Thursday, July 28, 2011

Wanted: Info about Tulane chimpanzee research in 1964

Thousands of chimpanzees have been used in bioinvasive medical research over the decades. It was a punch in the gut when I found out that the Detroit Zoo sent some of their chimpanzees into research programs. Most disheartening is the fate of Bobby, Chico, and Sammy. The Detroit Zoo sold them to “Tulane” on 7 October 1964. 
It is not clear which Tulane facility Detroit sent them to.
Earlier in 1964, Dr. Keith Reemtsma, a surgeon at Tulane’s School of Medicine, was harvesting chimpanzee kidneys to transplant into humans. Reemtsma tried six chimp-human kidney transplants from November 1963 to April 1964, all failures. Adverse public (and professional) reaction erupted after another surgeon attempted a chimpanzee-human heart transplant, and some transplant experimentation seemed to go underground. In his thorough examination of the history of transplant surgery , author Tony Stark (Knife to the Heart: The Story of Transplant Surgery), quotes Reemtsma in 1964:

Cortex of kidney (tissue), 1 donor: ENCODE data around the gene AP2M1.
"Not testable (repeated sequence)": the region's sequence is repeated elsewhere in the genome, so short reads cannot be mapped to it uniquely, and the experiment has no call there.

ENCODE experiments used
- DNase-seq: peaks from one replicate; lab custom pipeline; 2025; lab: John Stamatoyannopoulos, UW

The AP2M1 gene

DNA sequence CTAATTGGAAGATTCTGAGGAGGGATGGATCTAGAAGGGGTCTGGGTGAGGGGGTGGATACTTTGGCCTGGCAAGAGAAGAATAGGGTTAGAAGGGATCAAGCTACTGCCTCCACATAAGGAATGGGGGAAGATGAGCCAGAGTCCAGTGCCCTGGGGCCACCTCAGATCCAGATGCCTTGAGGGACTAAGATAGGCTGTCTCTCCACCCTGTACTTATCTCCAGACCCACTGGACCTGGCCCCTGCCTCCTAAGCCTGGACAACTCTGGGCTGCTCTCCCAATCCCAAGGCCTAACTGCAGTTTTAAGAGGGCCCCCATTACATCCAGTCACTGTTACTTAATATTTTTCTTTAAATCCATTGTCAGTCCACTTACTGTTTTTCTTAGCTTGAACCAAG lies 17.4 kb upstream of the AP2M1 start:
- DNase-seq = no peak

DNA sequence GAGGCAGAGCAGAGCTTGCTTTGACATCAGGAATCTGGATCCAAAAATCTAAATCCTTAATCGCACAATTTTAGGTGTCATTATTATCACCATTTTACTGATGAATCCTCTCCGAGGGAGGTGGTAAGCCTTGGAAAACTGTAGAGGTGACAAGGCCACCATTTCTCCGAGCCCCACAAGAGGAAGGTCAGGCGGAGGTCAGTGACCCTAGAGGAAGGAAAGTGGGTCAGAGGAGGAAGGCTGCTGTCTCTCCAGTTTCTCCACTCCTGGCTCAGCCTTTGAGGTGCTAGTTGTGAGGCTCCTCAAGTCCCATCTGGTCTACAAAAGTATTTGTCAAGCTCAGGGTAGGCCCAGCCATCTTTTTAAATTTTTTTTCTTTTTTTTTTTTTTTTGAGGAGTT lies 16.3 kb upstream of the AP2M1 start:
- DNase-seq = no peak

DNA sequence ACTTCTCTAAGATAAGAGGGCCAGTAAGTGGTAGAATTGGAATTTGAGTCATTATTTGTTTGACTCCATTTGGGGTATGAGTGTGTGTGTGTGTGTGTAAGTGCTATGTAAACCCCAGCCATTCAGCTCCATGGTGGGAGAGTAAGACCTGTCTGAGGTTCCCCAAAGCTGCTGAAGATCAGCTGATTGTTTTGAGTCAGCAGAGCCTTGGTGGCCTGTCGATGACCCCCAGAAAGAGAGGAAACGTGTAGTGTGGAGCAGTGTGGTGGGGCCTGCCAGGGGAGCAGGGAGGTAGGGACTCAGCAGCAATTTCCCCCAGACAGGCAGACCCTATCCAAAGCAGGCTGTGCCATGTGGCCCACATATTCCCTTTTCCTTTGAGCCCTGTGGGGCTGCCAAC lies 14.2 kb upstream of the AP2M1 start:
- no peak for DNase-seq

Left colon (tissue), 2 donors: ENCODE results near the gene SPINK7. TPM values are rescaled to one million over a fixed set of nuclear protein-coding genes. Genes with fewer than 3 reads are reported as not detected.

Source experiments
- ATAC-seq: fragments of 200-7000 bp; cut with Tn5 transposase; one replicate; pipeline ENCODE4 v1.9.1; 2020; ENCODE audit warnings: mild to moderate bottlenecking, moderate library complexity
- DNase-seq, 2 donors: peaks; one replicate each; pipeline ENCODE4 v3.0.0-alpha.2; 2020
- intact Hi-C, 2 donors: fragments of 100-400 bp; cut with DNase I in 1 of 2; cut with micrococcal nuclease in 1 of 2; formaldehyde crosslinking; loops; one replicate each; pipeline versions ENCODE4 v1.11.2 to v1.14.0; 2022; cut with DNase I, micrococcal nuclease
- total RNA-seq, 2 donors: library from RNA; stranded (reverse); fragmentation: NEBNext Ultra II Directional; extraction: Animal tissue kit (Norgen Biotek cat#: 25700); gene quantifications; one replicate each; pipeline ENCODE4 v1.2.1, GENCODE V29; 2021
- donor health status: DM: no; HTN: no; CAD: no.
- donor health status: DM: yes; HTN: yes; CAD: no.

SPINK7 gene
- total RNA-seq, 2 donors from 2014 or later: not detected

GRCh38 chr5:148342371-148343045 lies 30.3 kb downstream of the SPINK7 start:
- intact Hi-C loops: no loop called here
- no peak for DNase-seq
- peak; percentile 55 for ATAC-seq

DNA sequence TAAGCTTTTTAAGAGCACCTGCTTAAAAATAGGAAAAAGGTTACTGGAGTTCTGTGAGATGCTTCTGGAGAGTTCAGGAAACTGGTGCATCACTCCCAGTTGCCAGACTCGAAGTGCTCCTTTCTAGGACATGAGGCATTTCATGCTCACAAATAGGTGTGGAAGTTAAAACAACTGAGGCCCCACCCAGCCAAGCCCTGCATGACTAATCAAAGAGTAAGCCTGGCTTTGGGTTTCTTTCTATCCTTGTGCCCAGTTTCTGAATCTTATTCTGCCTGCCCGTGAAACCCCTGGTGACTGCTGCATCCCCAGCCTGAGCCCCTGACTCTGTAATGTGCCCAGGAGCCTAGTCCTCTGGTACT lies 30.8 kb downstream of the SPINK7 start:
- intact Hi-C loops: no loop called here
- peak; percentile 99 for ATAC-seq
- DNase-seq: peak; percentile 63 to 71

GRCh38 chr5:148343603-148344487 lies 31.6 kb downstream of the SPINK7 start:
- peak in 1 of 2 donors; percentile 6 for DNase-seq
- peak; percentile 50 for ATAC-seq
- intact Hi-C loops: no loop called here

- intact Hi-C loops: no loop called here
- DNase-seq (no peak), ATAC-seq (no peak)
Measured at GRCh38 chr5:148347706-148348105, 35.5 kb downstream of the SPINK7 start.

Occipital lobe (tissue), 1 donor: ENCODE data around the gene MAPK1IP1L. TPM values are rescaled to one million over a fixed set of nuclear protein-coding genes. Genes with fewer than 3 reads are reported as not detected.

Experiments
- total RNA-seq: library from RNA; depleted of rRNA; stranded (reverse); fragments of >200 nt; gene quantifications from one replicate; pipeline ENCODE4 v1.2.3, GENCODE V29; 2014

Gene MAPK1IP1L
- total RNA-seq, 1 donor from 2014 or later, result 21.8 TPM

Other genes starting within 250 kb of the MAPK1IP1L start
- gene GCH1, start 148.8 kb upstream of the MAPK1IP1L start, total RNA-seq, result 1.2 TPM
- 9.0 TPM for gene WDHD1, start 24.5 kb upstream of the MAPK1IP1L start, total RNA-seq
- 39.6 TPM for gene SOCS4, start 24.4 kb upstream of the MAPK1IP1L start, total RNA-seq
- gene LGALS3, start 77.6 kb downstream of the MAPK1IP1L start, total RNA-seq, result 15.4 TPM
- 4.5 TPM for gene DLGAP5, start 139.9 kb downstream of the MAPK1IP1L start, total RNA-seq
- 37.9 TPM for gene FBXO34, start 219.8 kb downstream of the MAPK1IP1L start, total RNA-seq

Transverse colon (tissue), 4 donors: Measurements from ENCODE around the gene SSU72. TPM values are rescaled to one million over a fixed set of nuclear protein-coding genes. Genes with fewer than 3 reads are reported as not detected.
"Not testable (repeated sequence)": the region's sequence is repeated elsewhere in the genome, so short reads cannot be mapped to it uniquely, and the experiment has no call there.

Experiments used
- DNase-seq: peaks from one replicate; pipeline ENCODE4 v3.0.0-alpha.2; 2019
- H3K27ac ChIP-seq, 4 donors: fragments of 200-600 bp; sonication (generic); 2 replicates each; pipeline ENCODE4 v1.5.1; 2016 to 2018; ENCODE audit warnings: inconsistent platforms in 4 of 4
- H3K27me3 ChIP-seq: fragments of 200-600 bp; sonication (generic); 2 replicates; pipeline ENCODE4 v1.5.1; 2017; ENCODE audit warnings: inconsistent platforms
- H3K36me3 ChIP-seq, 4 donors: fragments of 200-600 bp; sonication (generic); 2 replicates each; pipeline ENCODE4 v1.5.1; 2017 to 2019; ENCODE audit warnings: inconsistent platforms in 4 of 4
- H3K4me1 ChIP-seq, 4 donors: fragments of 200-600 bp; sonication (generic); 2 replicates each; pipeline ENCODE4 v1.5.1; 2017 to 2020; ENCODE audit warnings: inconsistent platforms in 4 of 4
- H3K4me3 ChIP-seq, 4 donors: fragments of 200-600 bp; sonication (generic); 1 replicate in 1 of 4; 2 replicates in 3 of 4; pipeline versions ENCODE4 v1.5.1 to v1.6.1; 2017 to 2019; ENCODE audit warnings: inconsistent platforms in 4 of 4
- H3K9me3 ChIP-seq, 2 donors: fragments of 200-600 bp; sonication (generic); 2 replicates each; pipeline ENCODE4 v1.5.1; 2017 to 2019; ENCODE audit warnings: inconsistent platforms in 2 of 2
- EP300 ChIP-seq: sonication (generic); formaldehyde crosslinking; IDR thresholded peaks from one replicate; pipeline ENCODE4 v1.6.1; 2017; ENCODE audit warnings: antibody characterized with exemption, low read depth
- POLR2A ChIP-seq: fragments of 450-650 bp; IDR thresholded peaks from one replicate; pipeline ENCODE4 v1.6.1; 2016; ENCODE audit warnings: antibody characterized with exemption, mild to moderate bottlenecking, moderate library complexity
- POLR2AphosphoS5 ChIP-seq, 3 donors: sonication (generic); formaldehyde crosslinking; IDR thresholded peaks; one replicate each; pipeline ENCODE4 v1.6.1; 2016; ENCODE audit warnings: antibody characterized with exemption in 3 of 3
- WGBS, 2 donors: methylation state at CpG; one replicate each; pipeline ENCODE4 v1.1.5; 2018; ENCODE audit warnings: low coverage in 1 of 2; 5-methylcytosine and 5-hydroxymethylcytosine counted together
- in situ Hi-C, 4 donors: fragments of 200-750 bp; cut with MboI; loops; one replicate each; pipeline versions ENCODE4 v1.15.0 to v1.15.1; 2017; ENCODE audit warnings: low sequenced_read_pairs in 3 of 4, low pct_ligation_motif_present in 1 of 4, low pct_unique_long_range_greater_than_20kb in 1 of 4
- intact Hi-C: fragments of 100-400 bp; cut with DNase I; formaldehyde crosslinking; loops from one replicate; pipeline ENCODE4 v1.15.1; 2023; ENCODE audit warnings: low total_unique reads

“We would emphasize… that we regard this work as wholly experimental. Under the circumstances only the most stringent precautions will make such work justified and justifiable.”
Secrecy was one such precaution, Stark points out.
The three Detroit Zoo chimpanzees were sent to Tulane after the six publicly acknowledged kidney transplant experiments. I don’t know if the medical school used Bobby, Chico, and Sammy for experiments. Another option may be that they could have been among the freshman class of primates used for research by the Tulane National Primate Research Center, which was just setting up operations in 1964.
I’ve asked TNPRC if they have any historical records about these three chimpanzees, and I’ll report here if they reply. In the meantime, I am honored that chimpanzee experts and advocates read this blog. Please contact me at chimptrainersdaughter@gmail.com if you have any information about “Tulane” chimpanzee research in 1964 or 1965.
Bobby, Chico, and Sammy entertained Detroit Zoo visitors for seven years, while my dad was a chimp trainer. These chimpanzees likely gave their lives as experimental projects. They deserve more than anonymous deaths.

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